From the vast wealth of literature on the Templars, sometimes weighed heavily with prejudice and opinion, it becomes obvious that myths and controversy surround the Knights Templar. Depending on the source, the Templars could be practitioners of black magic, or men of noble deeds. I leave it to my readers to delve further into the subject, and to decide for themselves the strength of the connection between the Templars and the Freemasons of today. This blog is merely intended as a starting point, to lay a background of the order, hopefully encouraging more research.
What we do know is that, after the failed crusades, the Templars evolved into a more worldly order, and became a target for their evident wealth and the needs of the secular world. Philip IV (the Fair), short of money to finance a war, began a systematic persecution of the Templars. Members were arrested and imprisoned over a period of years. Torture brought confessions of sacrilegious practices, which in turn doomed the Templars to condemnation and the confiscation of their possessions. Jacques de Molay, pictured here, was the last Grand Master of the Templars. He was burned at the stake, on an island in the Seine. It is said that, as the flames leapt around his feet, he put a curse on both the pope and the king, predicting their deaths would follow his own. Both the pope and Philip IV died within a year of de Molay’s death.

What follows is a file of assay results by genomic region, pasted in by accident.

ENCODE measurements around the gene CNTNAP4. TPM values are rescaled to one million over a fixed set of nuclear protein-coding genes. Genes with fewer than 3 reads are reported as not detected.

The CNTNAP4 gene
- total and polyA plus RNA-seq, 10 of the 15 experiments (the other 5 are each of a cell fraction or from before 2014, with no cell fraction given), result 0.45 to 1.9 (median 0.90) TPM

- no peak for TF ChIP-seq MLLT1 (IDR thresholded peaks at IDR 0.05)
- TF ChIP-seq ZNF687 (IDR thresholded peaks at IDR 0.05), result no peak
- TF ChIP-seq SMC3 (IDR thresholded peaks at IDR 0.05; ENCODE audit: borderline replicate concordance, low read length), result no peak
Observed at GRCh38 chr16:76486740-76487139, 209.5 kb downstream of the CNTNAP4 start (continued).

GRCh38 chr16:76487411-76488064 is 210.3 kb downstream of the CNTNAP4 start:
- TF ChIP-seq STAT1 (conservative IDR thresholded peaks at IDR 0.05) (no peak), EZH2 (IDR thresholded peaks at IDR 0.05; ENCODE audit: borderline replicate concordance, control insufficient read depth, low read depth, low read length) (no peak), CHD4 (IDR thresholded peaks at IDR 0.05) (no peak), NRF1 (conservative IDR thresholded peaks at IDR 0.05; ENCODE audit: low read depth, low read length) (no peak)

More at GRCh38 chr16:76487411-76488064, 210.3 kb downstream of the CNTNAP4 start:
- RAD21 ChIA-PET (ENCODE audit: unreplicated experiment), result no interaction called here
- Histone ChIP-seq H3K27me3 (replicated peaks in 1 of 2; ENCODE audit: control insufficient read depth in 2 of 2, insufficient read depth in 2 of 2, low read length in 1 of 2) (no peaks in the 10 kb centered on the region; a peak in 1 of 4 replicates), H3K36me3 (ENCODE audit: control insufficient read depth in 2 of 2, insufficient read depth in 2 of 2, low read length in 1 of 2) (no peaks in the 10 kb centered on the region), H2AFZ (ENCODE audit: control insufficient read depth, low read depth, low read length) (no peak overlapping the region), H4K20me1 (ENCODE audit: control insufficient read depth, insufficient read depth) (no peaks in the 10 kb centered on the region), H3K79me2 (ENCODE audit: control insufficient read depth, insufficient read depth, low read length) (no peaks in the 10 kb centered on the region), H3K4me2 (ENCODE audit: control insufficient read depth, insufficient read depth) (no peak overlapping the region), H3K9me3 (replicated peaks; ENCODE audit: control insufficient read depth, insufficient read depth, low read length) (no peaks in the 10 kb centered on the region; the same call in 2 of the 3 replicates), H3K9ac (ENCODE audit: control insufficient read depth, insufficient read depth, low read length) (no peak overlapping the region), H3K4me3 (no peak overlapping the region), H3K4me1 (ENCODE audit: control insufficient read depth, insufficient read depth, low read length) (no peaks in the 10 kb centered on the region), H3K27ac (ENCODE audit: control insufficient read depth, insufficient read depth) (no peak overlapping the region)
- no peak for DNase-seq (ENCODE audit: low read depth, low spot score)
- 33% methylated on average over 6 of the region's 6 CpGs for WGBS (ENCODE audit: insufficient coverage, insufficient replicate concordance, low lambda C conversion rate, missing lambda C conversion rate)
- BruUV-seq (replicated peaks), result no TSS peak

For further reading, see C. G. Addison’s, The History of the Knights Templars, or the studies by E. Simon (1959) and T. W. Parker (1963).